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What Will Make 2022 Season A Success For Titans?

  • Justin Melo
  • June 17, 2022
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Determining what a successful season looks like for the Tennessee Titans in 2022 can lead to a difficult conversation. The Titans have captured back-to-back division titles since making an unlikely appearance in the AFC Championship game (as a wild-card team) in 2019. Another playoff appearance is expected, but the narrative is beginning to slightly shift as Tennessee’s roster gets older, particularly on the offensive side of the ball. 

The Titans have strung together six consecutive winning seasons. Their last losing season occurred way back in 2015. They’re no longer the Titans from 2009-15 that were disregarded and forgotten while failing to make a single postseason appearance.

Winning breeds expectations, however, and the Titans haven’t exactly satisfied their fan base over the previous two seasons. Back-to-back division titles haven’t resulted in the desired postseason success. The Titans have lost two straight home playoff games without rounding off a single playoff victory. Last season’s divisional loss to the Cincinnati Bengals especially stung. The Titans possessed the one-seed in the AFC and held home-field advantage up until the Super Bowl. Failing to host the AFC Championship game was viewed as a disappointing failure given the success of their 12-win regular season. They’ve continued to chase the ghost of their 2019 playoff run to no avail. 2022 may represent this core’s last chance to achieve something special.

The 2022 Titans, like the 2021 version, will likely be powered forward by a dominant defense. While last season’s defensive success was unexpected, a repeat of those results is very much the current expectation. The Titans’ defense ranked inside the top 10 of multiple regular-season categories, including rushing yards allowed per contest (84.6/game, second place), points allowed per game (20.8/game, sixth place), and sacks (43 quarterback takedowns, tied for ninth place). Continued success is expected in 2022 with 10 of 11 starters returning from last season. That sole new starter is expected to be former first-round cornerback Caleb Farley, who was always drafted to become an eventual starter.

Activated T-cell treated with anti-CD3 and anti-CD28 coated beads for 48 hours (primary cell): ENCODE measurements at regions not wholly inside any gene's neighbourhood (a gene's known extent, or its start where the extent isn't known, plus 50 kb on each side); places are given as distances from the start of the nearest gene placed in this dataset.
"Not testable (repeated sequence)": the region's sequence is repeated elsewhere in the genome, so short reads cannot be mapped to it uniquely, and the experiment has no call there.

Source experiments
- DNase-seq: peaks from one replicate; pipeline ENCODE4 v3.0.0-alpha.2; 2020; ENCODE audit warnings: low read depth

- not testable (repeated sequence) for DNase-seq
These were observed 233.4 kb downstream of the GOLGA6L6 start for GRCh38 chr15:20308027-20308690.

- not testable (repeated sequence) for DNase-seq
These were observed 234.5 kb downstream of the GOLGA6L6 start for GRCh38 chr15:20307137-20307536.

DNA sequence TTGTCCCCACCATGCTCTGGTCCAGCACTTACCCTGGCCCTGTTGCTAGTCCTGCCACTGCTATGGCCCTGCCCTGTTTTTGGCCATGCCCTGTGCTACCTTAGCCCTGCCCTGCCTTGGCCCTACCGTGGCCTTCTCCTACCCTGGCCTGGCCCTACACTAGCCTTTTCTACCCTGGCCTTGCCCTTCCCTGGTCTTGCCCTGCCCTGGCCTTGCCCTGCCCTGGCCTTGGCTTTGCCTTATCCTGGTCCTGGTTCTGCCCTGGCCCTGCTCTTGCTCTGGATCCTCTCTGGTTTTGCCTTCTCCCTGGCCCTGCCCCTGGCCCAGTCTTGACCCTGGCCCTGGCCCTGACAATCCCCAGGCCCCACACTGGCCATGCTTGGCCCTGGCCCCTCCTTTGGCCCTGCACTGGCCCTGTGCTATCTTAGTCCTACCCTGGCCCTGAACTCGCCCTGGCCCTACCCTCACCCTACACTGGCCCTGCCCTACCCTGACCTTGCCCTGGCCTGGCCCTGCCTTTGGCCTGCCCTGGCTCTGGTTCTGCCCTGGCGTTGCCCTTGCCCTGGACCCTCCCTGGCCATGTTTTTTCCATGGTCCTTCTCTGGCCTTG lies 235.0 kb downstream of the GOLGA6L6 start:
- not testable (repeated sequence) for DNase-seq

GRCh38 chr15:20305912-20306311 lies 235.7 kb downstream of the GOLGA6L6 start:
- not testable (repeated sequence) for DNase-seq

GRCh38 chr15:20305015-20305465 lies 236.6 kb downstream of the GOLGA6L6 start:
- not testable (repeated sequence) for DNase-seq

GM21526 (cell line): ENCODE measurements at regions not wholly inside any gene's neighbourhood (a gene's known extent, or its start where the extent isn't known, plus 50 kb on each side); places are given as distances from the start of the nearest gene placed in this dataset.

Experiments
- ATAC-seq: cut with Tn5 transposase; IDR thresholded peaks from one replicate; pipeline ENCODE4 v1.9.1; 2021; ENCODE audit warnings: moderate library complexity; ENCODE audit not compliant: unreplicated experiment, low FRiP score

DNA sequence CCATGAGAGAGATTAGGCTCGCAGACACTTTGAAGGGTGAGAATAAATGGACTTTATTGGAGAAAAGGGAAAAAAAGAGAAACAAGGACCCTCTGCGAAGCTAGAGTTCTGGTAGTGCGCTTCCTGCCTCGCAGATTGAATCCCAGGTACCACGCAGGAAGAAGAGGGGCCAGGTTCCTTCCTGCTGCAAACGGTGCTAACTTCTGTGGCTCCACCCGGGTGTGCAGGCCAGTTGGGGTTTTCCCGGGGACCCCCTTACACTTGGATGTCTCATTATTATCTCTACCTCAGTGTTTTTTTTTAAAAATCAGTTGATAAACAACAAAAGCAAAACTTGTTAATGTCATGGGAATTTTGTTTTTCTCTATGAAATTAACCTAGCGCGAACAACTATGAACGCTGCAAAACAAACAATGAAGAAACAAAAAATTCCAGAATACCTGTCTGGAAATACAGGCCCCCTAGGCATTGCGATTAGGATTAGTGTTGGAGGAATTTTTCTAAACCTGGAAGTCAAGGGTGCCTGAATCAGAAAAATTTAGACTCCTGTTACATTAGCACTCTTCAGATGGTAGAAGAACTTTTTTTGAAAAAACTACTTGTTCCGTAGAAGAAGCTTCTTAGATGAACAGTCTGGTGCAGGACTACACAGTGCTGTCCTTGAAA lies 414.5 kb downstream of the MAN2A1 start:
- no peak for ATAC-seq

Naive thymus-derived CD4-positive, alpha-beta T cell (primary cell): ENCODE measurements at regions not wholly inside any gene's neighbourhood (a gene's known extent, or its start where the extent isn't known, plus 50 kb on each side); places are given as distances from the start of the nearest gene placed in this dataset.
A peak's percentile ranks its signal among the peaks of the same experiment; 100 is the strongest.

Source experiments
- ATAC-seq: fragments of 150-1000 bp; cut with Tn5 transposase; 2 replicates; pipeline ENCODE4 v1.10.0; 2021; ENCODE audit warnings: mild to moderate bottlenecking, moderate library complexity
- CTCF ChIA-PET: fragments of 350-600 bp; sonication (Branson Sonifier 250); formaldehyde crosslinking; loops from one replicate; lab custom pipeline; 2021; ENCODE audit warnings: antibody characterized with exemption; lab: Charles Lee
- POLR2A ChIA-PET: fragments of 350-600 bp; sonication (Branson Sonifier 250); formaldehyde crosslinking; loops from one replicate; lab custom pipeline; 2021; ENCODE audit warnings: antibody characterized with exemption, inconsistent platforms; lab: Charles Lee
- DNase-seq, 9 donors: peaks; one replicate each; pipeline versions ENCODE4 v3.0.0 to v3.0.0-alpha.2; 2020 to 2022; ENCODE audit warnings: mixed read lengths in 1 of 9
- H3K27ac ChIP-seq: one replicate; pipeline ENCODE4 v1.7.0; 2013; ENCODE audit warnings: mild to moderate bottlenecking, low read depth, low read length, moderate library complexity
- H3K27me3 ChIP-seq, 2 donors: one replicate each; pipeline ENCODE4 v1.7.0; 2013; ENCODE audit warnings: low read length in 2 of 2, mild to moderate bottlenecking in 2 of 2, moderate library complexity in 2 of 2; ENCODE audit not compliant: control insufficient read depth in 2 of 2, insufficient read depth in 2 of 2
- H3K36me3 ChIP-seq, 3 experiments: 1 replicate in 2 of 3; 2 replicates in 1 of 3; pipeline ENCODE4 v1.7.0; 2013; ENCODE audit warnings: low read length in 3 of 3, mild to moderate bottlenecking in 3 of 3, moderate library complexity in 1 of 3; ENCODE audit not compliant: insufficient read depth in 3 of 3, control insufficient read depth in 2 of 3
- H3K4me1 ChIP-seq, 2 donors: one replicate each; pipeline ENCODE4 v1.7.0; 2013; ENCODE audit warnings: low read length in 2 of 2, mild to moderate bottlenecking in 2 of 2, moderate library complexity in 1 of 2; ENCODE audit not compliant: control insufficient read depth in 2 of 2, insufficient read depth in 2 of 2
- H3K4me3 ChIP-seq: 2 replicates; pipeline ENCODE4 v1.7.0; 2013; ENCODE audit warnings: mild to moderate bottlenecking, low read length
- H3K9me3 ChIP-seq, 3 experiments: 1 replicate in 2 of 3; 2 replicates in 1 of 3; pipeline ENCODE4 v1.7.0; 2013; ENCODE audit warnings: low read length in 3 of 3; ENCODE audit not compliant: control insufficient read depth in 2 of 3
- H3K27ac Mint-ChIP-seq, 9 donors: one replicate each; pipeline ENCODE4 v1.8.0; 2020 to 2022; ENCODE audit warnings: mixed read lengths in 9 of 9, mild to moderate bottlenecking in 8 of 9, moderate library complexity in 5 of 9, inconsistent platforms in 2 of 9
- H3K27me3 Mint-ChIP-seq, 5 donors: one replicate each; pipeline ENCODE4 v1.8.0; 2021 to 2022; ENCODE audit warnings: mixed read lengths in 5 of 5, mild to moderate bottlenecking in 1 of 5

A haunting front four featuring a pass rush made up of Jeffery Simmons, Harold Landry, Denico Autry, and Bud Dupree should place plenty of stress on opposing pockets. There’s a path for this unit to be even better in 2022. Dupree is now a full year removed from an ACL recovery that limited his availability and effectiveness last season. Simmons is entering the prime of his career and should continue improving after breaking out of his shell in 2021. Landry is a consistent performer and leader. Opposing quarterbacks have been placed on notice. Starting linebackers David Long Jr. and Zach Cunningham showcased the playmaking chemistry necessary that rounds out Tennessee’s front seven nicely.